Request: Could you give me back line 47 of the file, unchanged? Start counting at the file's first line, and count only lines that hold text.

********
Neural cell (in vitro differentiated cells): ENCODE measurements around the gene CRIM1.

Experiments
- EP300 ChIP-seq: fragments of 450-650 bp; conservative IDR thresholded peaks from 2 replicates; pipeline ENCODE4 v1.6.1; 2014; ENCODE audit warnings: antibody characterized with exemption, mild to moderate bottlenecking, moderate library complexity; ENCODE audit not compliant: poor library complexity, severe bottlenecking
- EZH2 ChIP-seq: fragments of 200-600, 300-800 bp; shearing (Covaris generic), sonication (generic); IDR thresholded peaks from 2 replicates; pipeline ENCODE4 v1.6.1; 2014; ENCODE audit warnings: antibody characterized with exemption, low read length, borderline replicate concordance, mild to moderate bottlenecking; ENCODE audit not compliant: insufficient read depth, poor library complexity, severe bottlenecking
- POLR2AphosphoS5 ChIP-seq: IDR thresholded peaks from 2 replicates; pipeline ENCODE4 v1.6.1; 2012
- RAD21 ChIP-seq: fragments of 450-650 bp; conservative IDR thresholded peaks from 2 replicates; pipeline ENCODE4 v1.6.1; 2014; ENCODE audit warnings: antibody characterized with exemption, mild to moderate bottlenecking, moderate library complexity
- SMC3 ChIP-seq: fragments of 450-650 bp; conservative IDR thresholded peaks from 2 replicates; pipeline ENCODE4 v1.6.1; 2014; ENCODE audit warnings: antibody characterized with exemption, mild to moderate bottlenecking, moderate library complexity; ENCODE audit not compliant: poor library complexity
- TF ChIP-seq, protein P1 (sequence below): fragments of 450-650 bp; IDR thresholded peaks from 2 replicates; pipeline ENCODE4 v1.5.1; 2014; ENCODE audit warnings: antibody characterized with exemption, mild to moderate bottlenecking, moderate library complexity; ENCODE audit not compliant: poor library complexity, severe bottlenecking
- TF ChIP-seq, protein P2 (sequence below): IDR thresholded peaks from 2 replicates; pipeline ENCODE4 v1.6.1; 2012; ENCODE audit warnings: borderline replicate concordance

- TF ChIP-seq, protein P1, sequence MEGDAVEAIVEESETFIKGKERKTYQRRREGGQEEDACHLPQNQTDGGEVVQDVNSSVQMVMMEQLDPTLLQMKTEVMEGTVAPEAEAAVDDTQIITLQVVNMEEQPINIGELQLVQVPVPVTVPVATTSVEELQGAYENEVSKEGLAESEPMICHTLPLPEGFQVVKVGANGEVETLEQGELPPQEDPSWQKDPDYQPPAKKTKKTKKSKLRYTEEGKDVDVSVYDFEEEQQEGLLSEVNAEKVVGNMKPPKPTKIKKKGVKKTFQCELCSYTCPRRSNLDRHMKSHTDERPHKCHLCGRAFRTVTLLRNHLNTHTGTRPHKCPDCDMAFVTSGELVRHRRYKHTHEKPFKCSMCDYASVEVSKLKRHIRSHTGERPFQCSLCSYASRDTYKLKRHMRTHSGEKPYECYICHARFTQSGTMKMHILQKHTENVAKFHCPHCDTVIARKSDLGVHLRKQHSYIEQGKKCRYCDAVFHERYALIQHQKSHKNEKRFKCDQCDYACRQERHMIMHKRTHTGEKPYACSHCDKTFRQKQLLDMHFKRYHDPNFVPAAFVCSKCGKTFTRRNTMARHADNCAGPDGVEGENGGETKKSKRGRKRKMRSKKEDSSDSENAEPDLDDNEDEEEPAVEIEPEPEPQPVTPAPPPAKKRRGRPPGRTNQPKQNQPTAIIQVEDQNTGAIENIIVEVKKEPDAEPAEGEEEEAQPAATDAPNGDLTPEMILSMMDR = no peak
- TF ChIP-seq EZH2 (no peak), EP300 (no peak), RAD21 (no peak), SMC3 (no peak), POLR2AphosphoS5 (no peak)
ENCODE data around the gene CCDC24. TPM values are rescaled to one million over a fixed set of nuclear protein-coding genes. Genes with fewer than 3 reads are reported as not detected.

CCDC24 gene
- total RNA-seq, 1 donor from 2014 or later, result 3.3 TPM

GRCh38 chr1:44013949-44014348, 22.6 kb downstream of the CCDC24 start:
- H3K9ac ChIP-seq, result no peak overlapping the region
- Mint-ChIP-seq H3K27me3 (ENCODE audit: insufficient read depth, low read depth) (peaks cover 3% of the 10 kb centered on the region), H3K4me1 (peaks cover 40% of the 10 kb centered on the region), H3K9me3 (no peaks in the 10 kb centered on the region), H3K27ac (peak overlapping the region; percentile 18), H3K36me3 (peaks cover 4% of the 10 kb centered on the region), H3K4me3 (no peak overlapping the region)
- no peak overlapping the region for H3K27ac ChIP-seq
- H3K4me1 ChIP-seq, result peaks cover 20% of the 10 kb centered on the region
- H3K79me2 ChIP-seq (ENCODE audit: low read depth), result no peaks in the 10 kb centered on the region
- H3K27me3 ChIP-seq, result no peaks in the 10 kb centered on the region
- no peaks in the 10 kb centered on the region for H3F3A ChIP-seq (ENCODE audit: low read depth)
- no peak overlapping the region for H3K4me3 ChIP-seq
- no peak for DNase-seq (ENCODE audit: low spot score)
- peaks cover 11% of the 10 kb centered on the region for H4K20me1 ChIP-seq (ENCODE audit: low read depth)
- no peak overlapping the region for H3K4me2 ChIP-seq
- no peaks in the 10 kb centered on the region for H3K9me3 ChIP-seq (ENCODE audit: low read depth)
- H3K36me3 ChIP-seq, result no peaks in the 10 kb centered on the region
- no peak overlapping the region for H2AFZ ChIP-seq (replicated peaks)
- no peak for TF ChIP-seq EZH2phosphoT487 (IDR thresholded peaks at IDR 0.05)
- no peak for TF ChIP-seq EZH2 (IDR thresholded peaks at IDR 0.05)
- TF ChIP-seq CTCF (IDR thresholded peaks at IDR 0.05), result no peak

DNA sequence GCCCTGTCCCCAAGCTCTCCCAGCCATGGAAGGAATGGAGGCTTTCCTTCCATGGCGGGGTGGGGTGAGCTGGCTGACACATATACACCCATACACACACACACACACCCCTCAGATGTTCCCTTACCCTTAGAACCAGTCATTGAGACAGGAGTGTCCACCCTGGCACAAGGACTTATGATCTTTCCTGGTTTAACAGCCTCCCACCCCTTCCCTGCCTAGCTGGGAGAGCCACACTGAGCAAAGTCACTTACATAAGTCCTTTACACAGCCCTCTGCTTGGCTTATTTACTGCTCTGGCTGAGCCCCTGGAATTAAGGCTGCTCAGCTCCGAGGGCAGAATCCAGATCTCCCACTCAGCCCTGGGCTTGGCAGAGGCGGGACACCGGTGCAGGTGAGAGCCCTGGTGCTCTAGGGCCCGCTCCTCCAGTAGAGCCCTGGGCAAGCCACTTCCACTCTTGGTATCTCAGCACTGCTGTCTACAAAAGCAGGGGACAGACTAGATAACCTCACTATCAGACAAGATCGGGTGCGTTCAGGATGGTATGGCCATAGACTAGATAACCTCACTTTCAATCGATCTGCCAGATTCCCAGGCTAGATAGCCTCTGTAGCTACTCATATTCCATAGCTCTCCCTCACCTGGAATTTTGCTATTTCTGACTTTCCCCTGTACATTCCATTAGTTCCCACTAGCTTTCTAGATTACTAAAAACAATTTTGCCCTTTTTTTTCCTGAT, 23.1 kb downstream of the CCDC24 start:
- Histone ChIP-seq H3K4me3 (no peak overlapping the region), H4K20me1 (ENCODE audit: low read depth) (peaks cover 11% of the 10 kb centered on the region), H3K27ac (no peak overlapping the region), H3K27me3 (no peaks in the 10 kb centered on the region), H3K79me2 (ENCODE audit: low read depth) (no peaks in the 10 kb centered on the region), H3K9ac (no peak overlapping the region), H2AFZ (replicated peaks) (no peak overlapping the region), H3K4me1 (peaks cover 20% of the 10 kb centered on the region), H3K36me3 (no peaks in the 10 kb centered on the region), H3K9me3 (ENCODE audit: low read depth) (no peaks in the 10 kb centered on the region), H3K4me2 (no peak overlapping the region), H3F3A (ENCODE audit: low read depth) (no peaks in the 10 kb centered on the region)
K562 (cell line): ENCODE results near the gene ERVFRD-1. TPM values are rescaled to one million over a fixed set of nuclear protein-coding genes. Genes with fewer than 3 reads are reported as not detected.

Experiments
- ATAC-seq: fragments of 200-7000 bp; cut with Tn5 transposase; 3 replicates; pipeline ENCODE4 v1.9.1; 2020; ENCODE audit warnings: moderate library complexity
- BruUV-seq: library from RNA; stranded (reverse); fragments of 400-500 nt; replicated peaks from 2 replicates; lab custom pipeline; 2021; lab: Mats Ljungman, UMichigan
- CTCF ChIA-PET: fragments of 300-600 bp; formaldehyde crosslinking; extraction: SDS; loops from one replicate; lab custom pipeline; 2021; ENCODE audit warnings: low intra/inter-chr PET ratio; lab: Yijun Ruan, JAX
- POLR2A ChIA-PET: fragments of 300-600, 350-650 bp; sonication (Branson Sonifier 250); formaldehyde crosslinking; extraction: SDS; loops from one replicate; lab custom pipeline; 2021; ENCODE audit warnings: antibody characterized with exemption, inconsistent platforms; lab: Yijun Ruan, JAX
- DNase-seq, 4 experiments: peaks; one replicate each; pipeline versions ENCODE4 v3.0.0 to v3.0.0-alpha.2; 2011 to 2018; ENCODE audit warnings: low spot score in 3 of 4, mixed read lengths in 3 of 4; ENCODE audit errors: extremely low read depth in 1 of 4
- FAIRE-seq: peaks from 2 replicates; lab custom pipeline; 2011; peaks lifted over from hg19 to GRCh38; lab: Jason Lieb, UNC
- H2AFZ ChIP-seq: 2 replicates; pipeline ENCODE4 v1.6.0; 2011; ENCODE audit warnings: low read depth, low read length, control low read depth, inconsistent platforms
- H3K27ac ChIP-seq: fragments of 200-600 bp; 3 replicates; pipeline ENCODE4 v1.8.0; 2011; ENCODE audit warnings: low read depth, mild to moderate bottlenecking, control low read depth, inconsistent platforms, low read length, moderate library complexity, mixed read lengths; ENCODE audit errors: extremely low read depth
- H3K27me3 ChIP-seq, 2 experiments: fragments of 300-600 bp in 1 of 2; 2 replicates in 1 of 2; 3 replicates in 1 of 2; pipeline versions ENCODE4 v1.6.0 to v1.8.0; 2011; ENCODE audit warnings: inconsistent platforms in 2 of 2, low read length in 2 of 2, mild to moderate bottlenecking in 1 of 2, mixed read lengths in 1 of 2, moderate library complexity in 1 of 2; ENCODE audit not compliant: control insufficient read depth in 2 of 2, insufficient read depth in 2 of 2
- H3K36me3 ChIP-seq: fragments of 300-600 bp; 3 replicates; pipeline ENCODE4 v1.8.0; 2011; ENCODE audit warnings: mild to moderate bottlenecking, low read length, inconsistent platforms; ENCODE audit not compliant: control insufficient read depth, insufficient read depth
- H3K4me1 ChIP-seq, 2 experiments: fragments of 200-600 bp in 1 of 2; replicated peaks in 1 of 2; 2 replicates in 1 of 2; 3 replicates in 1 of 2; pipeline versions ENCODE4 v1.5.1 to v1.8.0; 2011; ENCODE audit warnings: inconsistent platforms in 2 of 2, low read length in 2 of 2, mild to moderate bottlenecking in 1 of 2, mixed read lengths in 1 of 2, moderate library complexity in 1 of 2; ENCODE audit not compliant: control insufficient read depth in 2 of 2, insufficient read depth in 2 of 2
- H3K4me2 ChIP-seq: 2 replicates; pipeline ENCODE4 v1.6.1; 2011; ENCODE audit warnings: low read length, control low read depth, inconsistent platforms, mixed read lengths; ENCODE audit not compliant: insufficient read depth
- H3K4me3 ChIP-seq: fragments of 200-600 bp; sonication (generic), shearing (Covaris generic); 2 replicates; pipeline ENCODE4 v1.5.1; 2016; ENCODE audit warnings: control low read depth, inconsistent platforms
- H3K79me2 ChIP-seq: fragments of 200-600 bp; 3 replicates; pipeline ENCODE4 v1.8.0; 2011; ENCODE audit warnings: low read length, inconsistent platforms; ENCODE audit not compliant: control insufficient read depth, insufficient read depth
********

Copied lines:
- H3K4me1 ChIP-seq, 2 experiments: fragments of 200-600 bp in 1 of 2; replicated peaks in 1 of 2; 2 replicates in 1 of 2; 3 replicates in 1 of 2; pipeline versions ENCODE4 v1.5.1 to v1.8.0; 2011; ENCODE audit warnings: inconsistent platforms in 2 of 2, low read length in 2 of 2, mild to moderate bottlenecking in 1 of 2, mixed read lengths in 1 of 2, moderate library complexity in 1 of 2; ENCODE audit not compliant: control insufficient read depth in 2 of 2, insufficient read depth in 2 of 2